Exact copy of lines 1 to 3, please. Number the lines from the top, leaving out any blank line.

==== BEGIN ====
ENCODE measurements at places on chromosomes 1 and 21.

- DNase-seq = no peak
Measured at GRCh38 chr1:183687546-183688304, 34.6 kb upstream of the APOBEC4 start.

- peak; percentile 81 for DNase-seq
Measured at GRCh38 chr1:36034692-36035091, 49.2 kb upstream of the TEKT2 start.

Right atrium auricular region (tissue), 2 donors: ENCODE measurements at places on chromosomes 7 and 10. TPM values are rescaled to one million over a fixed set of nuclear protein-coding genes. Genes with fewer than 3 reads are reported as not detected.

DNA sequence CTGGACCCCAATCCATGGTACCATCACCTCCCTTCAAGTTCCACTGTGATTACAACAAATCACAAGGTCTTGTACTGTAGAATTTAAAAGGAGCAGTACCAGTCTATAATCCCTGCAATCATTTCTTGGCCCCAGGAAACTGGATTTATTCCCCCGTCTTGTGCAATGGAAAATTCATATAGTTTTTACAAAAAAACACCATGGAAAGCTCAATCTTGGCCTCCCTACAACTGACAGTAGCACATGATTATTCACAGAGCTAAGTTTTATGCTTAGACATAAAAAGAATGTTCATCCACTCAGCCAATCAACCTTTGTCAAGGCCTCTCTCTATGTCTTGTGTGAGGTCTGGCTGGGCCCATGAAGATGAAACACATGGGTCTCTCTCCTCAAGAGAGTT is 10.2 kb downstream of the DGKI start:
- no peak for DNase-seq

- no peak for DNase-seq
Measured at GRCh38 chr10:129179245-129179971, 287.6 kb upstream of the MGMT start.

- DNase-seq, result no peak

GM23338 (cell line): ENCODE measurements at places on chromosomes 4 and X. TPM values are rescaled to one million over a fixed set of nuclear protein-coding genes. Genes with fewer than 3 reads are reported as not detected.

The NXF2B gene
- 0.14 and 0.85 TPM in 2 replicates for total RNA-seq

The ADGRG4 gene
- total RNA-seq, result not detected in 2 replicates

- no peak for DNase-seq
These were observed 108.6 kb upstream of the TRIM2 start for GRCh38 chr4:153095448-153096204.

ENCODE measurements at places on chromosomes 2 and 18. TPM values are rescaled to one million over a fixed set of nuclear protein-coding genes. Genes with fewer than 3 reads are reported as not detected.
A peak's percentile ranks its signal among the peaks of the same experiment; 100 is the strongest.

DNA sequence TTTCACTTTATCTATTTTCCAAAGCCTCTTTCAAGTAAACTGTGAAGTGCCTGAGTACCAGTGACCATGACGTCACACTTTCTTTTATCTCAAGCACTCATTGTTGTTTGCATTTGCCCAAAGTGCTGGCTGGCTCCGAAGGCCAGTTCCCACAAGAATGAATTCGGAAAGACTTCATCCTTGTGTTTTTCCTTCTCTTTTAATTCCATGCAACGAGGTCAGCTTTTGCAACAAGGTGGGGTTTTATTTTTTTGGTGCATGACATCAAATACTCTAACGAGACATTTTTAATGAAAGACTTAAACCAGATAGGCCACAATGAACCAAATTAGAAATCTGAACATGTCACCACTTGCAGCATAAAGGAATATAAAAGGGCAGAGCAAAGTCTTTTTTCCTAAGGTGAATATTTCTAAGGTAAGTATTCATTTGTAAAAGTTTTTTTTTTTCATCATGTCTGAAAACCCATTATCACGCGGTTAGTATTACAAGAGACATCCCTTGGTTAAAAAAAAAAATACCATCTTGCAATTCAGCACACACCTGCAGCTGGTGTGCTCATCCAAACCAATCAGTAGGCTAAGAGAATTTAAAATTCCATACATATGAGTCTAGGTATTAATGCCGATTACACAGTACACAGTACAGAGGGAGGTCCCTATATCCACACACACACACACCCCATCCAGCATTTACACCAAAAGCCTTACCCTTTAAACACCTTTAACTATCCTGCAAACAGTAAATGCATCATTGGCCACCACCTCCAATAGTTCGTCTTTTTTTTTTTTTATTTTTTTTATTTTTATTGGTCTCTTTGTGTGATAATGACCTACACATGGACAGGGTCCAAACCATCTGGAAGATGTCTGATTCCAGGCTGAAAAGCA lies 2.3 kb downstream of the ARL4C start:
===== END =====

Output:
ENCODE measurements at places on chromosomes 1 and 21.

- DNase-seq = no peak
Measured at GRCh38 chr1:183687546-183688304, 34.6 kb upstream of the APOBEC4 start.